'Pastor' is a common term used for a person who occupies a position of leadership in a local church. Normally, the primary responsibilities of this position involve preaching and personal ministry to members of the congregation. In churches with more than one staff member, it is not uncommon to have multiple pastors on staff, each with a more narrowly defined set of responsibilities, such as: youth pastor, adult ministries pastor, pastor of visitation and so on. The word pastor most closely corresponds to the word poimen in the New Testament, but there are other words that denote this position. Some denominations have the tradition that Pastors, Bishops (or Overseers), and Elders denote different positions. This interpretation does not hold up to Biblical scrutiny, however.
Bishops and pastors are not distinct from elders; the terms are simply different ways of identifying the same people. The Greek word for bishop is episkopos, from which the Episcopal Church gets its name. The Greek word for pastor is poimen. The textual evidence indicates that all three terms refer to the same office. The qualifications for a bishop, listed in 1 Timothy 3:1-7, and those for an elder, in Titus 1:6-9, are unmistakably parallel. In fact, in Titus 1:5,7, Paul uses both terms to refer to the same man.
First Peter 5:1-2 brings all three terms together. Peter instructs the elders to be good bishops as they pastor: "Therefore, I exhort the elders [presbuteros] among you, as your fellow elder and witness of the sufferings of Christ, and a partaker also of the glory that is to be revealed, shepherd [pomaino] the flock of God among you, exercising oversight [episkopeo] not under compulsion, but voluntarily, according to the will of God."
Acts 20 also uses all three terms interchangeably. In verse 17, Paul assembles all the elders [presbuteros] of the church to give them his farewell message. In verse 28, he says, "Be on guard for yourselves and for all the flock, among which the Holy Spirit has made you overseers [episkopos], to shepherd [pomaino] the church of God."
In general usage, the term elder may be preferred because it seems to be free of many of the connotations and nuances of meanings that have been imposed on both bishop and pastor by our culture.
Episkopos , the word for bishop, means "overseer," or "guardian." The New Testament uses episkopos five times. In 1 Peter 2:25, Jesus Christ is called the episkopos of our souls. That is, He is the One who has the clearest overview of us, who understands us best, and He is "the Shepherd and Guardian of [our] souls." The other four uses of episkopos have reference to leaders in the church.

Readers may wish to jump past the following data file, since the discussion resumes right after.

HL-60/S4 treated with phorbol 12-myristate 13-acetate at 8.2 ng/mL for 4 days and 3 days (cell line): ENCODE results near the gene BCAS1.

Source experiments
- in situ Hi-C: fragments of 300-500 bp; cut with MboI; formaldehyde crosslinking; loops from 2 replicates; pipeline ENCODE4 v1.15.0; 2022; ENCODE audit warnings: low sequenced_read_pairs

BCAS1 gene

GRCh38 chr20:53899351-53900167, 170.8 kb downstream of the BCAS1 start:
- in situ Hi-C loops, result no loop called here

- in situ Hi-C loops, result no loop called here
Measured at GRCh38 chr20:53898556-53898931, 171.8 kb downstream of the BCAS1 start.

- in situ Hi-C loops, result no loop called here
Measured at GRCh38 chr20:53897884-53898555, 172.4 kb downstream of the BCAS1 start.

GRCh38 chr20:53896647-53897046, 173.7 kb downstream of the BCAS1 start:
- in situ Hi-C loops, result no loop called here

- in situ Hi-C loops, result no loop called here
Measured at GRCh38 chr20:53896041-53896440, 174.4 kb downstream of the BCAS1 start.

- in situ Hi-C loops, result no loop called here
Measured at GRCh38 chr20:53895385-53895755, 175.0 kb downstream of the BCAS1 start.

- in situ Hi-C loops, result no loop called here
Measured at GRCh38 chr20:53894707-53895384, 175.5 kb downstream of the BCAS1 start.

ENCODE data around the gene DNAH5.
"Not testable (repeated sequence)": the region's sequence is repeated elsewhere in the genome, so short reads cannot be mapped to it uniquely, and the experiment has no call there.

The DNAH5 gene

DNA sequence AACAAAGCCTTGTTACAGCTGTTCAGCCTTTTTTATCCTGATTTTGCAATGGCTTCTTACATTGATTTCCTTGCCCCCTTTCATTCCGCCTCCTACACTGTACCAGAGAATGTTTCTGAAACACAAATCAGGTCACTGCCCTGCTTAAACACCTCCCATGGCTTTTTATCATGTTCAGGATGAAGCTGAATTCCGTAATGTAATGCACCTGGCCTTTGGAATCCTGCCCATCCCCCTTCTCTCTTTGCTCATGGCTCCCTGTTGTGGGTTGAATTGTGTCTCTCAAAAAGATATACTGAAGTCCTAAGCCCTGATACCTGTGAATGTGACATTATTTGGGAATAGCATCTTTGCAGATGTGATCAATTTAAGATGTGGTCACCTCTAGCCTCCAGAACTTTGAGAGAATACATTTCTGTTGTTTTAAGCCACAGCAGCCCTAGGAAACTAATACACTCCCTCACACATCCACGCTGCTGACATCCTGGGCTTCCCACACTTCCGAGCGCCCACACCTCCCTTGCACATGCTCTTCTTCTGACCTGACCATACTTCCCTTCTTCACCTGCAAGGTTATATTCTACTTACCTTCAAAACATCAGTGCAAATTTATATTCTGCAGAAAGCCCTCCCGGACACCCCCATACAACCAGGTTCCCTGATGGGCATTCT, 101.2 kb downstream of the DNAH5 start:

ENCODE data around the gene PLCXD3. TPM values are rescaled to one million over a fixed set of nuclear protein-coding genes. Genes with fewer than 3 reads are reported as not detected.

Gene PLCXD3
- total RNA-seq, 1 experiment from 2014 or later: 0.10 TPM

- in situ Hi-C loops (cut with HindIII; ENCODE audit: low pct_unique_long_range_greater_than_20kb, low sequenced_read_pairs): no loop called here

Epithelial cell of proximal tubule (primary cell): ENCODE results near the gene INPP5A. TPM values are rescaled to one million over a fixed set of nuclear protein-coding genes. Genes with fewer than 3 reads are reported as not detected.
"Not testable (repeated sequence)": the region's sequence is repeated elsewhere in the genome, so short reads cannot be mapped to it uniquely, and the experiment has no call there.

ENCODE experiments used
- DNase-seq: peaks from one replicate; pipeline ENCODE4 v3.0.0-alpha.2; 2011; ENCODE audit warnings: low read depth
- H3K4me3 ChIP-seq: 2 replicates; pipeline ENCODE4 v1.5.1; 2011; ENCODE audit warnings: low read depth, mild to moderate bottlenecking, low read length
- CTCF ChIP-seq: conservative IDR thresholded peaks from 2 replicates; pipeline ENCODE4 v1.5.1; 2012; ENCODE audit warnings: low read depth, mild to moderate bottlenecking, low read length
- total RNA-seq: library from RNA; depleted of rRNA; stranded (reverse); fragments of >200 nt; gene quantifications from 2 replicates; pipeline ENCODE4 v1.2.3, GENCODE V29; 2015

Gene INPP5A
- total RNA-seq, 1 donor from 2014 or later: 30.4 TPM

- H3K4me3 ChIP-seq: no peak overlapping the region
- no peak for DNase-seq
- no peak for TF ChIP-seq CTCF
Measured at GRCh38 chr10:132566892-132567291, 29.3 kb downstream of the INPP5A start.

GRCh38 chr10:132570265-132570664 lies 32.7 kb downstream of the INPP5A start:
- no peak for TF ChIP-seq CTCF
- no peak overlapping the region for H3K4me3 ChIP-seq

Episkopos is the secular Greek culture's equivalent to the historic Hebrew idea of elders. Bishops were those appointed by the emperors to lead captured or newly-founded city-states. The bishop was responsible to the emperor, but oversight was delegated to him. He functioned as a commissioner, regulating the affairs of the new colony or acquisition.
Thus episkopos suggested two ideas to the first-century Greek mind: responsibility to a superior power, and an introduction to a new order of things. Gentile converts would immediately understand those concepts in the term.
It is interesting to trace the biblical uses of episkopos. It appears in the book of Acts only once, near the end (Acts 20:28). Of course, at that time, there were relatively few Gentiles in the church, and so the term was not commonly used. But apparently as Gentiles were saved and the church began to lose its Jewish orientation, the Greek culture's word episkopos was used more frequently to describe those who functioned as elders (1 Timothy 3:1).
The New Testament bishop, or overseer, is in a unique leadership role in the church, specifically responsible for teaching (1 Timothy 3:2), feeding, protecting, and generally nurturing the flock (Acts 20:28). Biblically, there is no difference in the role of an elder and that of a bishop; the two terms refer to the same group of leaders. Episkopos emphasizes the function; presbuteros, the character.
Poimen , the word for pastor, or shepherd, is used a number of times in the New Testament, but Ephesians 4:11 is the only place in the King James Version where it is translated "pastor." Every other time it appears in the Greek texts, it is translated "shepherd" in the English version.
Two of the three times it appears in the epistles, poimen refers to Christ. Hebrews 13:20-21 is a benediction: "Now the God of peace, who brought up from the dead the great Shepherd [poimen] of the sheep through the blood of the eternal covenant, even Jesus our Lord, equip you in every good thing to do His will." First Peter 2:25 says, "For you were continually straying like sheep, but now you have returned to the Shepherd [poimen] and Guardian [episkopos] of your souls."
In Ephesians 4:11, pastor [poimen] is used with the word teacher. The Greek construction there indicates that the two terms go together--we might hyphenate them in English ("pastor-teacher"). The emphasis is on the pastor's ministry of teaching.
Poimen , then, emphasizes the pastoral role of caring and feeding, although the concept of leadership is also inherent in the picture of a shepherd. The focus of the term poimen is on the man's attitude. To be qualified as a pastor, a man must have a shepherd's caring heart.
So the term elder emphasizes who the man is. Bishop speaks of what he does. And pastor deals with how he feels. All three terms are used of the same church leaders, and all three identify those who feed and lead the church, but each has a unique emphasis. ^ ^